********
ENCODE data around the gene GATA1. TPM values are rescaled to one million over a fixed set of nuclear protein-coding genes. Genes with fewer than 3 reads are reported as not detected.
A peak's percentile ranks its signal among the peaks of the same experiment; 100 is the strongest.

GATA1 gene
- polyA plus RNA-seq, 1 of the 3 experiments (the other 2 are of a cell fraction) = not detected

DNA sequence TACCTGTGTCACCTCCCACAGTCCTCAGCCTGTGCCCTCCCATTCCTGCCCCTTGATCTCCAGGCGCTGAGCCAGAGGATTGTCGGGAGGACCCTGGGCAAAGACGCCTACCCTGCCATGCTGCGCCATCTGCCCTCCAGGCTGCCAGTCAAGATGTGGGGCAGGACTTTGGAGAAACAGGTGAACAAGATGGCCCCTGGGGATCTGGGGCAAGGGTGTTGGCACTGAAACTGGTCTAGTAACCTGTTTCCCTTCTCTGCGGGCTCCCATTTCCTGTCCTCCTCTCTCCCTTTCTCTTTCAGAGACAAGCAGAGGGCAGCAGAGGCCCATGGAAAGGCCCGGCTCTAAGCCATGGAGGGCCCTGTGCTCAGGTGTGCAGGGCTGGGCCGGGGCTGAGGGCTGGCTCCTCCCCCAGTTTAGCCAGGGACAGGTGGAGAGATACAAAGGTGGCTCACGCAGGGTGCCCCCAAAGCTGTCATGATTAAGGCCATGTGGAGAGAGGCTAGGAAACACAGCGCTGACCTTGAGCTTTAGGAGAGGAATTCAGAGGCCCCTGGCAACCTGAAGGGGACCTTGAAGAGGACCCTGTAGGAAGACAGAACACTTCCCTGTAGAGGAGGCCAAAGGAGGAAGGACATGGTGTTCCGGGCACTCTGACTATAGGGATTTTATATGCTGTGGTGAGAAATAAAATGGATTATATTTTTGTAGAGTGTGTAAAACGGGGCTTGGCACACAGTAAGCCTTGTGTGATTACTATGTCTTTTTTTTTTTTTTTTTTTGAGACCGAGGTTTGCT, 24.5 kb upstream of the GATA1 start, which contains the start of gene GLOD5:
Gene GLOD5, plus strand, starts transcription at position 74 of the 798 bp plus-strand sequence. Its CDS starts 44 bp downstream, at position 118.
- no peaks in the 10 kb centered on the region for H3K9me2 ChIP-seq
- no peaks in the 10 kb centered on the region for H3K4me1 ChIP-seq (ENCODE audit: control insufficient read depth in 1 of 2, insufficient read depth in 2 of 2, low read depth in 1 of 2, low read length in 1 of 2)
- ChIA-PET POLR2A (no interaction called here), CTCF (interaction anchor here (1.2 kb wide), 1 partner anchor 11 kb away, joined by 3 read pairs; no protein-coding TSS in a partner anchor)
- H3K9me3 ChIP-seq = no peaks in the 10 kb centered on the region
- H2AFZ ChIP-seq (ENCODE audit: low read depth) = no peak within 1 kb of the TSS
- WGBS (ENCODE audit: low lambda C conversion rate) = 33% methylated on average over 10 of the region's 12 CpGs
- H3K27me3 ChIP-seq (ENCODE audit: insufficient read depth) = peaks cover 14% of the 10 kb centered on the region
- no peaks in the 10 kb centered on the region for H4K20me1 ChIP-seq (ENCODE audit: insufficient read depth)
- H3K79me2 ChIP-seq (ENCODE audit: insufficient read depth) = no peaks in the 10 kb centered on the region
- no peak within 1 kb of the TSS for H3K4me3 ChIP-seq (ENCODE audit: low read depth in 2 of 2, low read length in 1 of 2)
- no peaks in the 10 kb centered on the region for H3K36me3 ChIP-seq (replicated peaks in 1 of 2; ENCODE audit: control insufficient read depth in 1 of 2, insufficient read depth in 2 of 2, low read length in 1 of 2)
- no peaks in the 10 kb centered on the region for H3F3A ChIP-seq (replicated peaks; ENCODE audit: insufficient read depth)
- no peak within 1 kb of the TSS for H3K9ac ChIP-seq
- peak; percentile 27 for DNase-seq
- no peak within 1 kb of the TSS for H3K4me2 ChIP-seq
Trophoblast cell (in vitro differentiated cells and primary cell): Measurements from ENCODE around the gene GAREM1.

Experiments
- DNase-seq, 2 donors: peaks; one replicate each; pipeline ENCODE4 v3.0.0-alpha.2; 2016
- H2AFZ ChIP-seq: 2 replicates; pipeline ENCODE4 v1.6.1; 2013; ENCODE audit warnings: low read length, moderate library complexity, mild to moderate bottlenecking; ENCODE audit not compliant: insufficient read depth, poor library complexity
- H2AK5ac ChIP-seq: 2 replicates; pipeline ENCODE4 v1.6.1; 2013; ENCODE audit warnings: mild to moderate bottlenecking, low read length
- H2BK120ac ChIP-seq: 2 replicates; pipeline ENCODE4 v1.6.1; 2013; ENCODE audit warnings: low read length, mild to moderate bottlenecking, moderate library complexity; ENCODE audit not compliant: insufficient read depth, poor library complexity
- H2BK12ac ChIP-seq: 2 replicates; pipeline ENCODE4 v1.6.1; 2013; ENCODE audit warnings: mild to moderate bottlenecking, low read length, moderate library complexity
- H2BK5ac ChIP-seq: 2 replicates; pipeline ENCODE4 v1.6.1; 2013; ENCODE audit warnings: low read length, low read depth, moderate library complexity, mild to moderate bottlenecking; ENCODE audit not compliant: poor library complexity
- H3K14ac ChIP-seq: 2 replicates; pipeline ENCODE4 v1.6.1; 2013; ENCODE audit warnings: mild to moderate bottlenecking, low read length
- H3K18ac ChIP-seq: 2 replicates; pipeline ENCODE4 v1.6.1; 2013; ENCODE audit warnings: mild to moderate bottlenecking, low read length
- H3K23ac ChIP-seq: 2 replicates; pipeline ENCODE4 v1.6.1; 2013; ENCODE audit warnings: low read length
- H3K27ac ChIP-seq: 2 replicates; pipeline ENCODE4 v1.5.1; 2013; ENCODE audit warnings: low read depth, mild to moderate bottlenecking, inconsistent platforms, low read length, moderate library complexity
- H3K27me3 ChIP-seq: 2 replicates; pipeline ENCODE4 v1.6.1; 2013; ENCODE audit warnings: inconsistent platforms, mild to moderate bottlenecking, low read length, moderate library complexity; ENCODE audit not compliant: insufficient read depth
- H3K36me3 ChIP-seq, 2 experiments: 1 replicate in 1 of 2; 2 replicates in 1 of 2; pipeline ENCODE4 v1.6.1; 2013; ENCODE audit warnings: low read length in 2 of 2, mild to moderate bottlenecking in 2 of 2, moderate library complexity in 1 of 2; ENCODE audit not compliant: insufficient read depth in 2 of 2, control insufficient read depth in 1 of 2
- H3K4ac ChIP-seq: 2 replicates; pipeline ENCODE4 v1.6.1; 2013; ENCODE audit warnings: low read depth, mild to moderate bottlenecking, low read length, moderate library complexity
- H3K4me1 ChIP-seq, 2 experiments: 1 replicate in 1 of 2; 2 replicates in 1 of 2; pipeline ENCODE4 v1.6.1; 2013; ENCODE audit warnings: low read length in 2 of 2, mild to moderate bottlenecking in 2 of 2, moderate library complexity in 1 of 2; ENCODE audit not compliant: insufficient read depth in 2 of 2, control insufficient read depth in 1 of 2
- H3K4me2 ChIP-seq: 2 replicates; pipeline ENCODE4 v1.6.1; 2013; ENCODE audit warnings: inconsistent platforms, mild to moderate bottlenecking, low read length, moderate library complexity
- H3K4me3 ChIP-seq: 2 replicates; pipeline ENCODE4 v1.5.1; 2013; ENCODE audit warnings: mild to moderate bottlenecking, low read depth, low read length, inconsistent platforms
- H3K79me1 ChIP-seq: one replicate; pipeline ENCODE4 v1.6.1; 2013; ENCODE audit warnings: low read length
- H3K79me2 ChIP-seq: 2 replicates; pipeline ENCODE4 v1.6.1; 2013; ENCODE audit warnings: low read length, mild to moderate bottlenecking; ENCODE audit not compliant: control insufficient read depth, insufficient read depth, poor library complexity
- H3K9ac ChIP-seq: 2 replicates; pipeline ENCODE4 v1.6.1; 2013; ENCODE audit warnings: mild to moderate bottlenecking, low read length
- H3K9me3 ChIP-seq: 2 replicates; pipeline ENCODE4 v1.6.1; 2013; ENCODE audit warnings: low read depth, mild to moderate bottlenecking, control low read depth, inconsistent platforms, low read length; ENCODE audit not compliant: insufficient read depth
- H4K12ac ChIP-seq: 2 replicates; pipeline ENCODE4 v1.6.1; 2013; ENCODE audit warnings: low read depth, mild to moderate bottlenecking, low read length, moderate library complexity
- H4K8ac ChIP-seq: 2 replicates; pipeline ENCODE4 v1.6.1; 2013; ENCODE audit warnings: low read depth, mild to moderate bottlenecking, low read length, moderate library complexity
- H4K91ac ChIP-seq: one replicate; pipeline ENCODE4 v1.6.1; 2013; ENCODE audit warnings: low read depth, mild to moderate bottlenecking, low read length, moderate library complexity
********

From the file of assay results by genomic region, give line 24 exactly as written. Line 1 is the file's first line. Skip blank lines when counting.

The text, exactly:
- DNase-seq, 2 donors: peaks; one replicate each; pipeline ENCODE4 v3.0.0-alpha.2; 2016